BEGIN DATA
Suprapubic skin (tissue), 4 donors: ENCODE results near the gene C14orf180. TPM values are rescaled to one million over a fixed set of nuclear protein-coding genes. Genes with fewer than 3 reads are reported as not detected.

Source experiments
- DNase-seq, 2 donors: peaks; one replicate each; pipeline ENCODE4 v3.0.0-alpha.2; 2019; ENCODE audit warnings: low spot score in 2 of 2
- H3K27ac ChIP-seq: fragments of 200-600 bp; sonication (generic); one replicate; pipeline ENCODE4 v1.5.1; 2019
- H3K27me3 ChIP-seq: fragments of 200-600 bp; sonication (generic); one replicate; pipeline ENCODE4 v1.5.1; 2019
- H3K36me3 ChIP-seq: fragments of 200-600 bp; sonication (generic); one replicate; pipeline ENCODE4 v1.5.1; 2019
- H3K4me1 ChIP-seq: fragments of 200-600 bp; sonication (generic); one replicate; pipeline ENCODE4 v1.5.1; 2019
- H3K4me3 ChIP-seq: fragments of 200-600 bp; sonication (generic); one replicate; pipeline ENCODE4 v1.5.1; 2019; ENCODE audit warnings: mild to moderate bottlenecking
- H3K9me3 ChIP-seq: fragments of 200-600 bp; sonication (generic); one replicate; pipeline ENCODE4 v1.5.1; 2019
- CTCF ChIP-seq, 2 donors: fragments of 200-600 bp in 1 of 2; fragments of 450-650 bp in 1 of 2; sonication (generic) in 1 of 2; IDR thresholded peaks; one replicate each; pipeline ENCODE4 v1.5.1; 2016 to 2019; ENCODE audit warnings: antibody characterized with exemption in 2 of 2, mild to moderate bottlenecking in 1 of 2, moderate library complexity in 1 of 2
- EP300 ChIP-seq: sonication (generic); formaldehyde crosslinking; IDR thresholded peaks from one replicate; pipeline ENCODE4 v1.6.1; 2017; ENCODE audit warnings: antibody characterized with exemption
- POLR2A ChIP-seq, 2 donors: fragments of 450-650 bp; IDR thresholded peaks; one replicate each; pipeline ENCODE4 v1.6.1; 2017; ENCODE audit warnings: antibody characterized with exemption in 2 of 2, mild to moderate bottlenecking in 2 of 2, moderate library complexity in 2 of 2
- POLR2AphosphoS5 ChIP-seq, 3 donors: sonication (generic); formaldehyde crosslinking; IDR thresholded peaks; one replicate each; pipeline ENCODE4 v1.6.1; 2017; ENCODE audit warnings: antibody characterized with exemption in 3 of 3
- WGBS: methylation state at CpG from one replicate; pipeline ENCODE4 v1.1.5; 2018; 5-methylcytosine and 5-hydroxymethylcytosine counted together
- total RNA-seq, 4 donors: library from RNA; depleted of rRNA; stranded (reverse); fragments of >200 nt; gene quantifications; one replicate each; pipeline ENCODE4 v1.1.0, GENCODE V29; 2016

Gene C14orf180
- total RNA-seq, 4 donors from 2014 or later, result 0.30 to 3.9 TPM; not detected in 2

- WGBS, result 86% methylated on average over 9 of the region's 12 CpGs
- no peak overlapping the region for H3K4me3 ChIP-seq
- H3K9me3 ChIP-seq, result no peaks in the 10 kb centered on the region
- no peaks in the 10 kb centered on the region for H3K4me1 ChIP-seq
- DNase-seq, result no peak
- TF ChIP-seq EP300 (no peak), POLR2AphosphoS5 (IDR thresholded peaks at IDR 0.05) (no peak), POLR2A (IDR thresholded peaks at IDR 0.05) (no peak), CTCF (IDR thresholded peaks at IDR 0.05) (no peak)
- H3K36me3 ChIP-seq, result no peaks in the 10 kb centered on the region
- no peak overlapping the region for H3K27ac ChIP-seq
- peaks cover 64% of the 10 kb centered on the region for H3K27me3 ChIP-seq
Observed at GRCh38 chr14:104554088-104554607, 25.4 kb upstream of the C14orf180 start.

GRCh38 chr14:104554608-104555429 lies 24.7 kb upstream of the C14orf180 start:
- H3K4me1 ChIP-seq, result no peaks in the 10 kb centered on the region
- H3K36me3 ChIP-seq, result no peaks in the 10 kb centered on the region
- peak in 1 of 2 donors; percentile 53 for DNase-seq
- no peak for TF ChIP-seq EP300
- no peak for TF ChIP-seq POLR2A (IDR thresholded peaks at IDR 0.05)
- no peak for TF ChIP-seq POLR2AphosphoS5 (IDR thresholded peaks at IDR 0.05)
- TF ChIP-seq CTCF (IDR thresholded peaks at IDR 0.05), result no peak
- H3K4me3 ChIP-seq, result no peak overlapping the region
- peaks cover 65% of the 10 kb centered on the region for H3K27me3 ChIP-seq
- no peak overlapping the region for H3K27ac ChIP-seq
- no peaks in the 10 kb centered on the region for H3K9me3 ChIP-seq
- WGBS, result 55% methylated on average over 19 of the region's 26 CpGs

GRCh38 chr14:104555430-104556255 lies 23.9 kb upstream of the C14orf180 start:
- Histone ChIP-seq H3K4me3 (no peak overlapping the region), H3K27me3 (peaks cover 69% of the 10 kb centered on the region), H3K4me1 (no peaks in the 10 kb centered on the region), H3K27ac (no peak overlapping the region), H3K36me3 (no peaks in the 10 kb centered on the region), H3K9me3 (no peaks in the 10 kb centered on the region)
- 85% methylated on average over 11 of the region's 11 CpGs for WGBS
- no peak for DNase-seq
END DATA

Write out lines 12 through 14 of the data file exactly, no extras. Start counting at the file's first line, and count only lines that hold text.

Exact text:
- POLR2A ChIP-seq, 2 donors: fragments of 450-650 bp; IDR thresholded peaks; one replicate each; pipeline ENCODE4 v1.6.1; 2017; ENCODE audit warnings: antibody characterized with exemption in 2 of 2, mild to moderate bottlenecking in 2 of 2, moderate library complexity in 2 of 2
- POLR2AphosphoS5 ChIP-seq, 3 donors: sonication (generic); formaldehyde crosslinking; IDR thresholded peaks; one replicate each; pipeline ENCODE4 v1.6.1; 2017; ENCODE audit warnings: antibody characterized with exemption in 3 of 3
- WGBS: methylation state at CpG from one replicate; pipeline ENCODE4 v1.1.5; 2018; 5-methylcytosine and 5-hydroxymethylcytosine counted together